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|Asian Spectrum: Post 98 Indonesian Women’s Cinema (9)||Polemics: Maternity in Question (6)|
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Best Asian-Middle Eastern Film Award / Tokyo International Film Festival 2009 Program Note
Berlin International Film Festival 2010
1975. It’s early autumn, somewhere in a small town in South Korea. Jinhee is 9. She sets off on a journey. She doesn’t know where she is going. But she has to follow. She has to obey. Somewhere near Seoul, her father entrusts her to an orphanage for girls run by Catholic nuns in the hope that she will be adopted. Jinhee resists. She cannot believe that this father whom she loves so much has abandoned her. She tries to make him come back. She attempts to run away. In vain, she finally accepts her fate, forced to hope and wait for her possible adoption.
A Brand New Life is a biographical story of the director herself who was adopted by a French family in the early 70’s. Its French title is actually Une Vie Toute Nueve. 9-year-old Jinhee is excited about the trip with her father. However, her father leaves her in an orphanage, never to return. The orphanage is like a temporary station for little travelers like Jinhee. All these travelers are there for different reasons and their duration also varies. 17-year-old Yeshin grows to womanhood and has her heart broken. Jinhee conceals her period in order to be adopted overseas. However, all their journeys have something in common; it’ was never by their choice and they were forced into new lives. Therefore, it is not a trip, it is deportation. Unexpected parting, betrayal by loved ones, the destitute present and the uncertain future…The states of their minds embracing the whole situation are subtly delivered through their mundane routine and points of view. We choke up when their lives are turned upside down by the fathers. However, the girls are not contemptuous. These girls come together at the orphanage, the station of their lives, and they embrace each other and their wounds. They start a new relationship and rely on each other. This warm story is about the women who fight against their tough lives and find courage in the relationships among them. (NAM In-young)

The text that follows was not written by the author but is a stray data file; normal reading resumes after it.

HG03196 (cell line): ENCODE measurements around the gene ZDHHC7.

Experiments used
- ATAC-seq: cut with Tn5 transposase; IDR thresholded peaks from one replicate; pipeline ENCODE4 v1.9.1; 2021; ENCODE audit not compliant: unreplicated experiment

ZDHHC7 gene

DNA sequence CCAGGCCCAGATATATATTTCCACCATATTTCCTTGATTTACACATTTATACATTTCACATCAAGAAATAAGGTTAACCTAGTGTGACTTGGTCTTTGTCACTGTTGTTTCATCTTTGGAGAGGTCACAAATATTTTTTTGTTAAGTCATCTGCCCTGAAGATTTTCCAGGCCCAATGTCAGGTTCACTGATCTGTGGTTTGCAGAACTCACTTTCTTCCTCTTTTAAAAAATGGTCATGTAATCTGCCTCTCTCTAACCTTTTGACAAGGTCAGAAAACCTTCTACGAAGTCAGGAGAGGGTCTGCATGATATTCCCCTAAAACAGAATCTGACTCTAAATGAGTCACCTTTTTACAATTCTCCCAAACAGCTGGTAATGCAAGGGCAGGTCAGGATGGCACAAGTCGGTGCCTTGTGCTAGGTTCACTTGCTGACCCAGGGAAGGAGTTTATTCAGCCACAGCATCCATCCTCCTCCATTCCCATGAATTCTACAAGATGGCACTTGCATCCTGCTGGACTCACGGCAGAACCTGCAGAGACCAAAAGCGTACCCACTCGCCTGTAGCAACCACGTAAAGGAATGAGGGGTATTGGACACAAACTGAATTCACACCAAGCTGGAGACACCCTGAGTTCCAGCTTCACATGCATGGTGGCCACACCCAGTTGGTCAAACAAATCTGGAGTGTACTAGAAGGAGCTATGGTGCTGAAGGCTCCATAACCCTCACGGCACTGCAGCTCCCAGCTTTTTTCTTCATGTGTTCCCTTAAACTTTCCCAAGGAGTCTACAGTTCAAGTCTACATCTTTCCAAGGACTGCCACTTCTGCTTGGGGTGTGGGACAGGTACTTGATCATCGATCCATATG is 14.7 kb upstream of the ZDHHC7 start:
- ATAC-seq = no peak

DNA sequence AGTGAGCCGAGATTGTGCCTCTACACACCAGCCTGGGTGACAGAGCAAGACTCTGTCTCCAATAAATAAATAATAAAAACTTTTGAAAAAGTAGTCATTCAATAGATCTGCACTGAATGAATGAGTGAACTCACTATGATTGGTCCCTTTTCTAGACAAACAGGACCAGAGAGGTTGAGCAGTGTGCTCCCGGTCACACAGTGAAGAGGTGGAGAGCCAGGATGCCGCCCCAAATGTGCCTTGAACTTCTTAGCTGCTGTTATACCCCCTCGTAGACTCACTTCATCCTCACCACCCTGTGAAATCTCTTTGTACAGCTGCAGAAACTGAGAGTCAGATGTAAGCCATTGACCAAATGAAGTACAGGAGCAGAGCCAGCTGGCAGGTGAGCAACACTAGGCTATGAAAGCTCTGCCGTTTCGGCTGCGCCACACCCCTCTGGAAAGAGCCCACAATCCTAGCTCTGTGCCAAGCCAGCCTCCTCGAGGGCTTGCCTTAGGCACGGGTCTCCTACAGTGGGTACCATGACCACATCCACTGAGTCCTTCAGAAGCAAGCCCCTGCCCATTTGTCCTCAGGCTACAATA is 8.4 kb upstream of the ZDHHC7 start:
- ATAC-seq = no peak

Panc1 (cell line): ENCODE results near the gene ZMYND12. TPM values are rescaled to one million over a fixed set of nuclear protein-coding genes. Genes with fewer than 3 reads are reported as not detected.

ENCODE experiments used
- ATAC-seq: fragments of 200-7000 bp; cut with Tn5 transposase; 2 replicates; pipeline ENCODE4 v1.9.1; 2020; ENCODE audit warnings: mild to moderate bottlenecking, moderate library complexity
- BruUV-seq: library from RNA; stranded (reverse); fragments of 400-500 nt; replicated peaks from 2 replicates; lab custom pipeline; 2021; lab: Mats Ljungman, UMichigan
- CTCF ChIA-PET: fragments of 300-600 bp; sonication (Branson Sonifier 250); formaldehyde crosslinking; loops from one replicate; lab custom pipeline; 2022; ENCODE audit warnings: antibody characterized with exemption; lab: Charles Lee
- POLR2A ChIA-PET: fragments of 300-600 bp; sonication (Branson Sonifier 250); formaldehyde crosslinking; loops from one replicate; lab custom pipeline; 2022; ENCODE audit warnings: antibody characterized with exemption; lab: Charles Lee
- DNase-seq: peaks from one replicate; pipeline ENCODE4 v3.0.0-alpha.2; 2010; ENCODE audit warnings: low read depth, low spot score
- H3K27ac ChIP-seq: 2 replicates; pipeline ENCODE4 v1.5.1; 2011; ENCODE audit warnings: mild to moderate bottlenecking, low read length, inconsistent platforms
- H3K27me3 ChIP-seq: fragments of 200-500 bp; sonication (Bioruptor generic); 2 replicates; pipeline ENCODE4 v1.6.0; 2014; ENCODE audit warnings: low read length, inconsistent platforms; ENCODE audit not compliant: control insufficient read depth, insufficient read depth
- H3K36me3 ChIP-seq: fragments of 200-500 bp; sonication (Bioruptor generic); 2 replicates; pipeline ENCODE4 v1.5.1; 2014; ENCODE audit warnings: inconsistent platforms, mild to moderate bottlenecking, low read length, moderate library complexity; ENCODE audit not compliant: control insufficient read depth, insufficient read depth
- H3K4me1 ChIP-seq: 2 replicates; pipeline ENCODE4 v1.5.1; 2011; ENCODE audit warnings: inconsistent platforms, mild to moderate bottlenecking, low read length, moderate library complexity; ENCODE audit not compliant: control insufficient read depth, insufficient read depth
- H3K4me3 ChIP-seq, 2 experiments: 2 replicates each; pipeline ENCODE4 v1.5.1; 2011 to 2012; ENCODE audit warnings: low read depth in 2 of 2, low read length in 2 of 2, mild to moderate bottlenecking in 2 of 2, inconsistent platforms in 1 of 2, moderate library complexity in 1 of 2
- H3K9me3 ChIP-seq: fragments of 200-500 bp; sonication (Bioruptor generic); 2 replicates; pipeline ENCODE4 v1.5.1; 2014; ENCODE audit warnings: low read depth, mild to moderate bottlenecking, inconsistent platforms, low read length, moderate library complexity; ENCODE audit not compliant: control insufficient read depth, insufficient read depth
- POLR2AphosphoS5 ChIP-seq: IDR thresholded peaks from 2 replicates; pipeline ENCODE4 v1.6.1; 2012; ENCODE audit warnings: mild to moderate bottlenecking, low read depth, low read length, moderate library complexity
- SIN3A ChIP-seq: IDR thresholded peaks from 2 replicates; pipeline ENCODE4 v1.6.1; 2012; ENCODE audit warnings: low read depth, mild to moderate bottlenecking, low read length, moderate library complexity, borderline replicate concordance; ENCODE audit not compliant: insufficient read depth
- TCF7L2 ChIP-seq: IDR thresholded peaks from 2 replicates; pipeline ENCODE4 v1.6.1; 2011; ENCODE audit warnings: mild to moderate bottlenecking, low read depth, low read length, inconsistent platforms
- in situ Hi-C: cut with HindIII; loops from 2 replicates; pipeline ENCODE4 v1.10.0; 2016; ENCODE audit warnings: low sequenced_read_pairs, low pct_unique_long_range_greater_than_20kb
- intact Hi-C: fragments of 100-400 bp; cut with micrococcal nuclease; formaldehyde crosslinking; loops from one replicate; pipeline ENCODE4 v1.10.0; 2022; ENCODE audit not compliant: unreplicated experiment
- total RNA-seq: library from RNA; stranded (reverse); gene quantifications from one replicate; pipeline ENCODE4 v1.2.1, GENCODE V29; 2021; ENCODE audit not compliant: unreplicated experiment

Best Asian-Middle Eastern Film Award / Tokyo International Film Festival 2009
Ounie LECOMTEOunie LECOMTE
Born in Seoul in 1966, Ounie Lecomte left Korea for France at the age of 9 when a Protestant family adopted her. After studying dress design, she worked on a number of films: as an actress with Olivier Assayas Paris S’eveille or as a costume designer, notably for Sophie Fillières. In 1991, she returned to Korea to play the part of an abandoned girl looking for her roots there. The film (Seoul Metropolis by SEO Myung-Soo) was never made, but reality caught up with fiction and she was reunited with her biological family. In 2006, she enrolled at the Femis Screenwriting Workshop where she started to write A Brand New Life.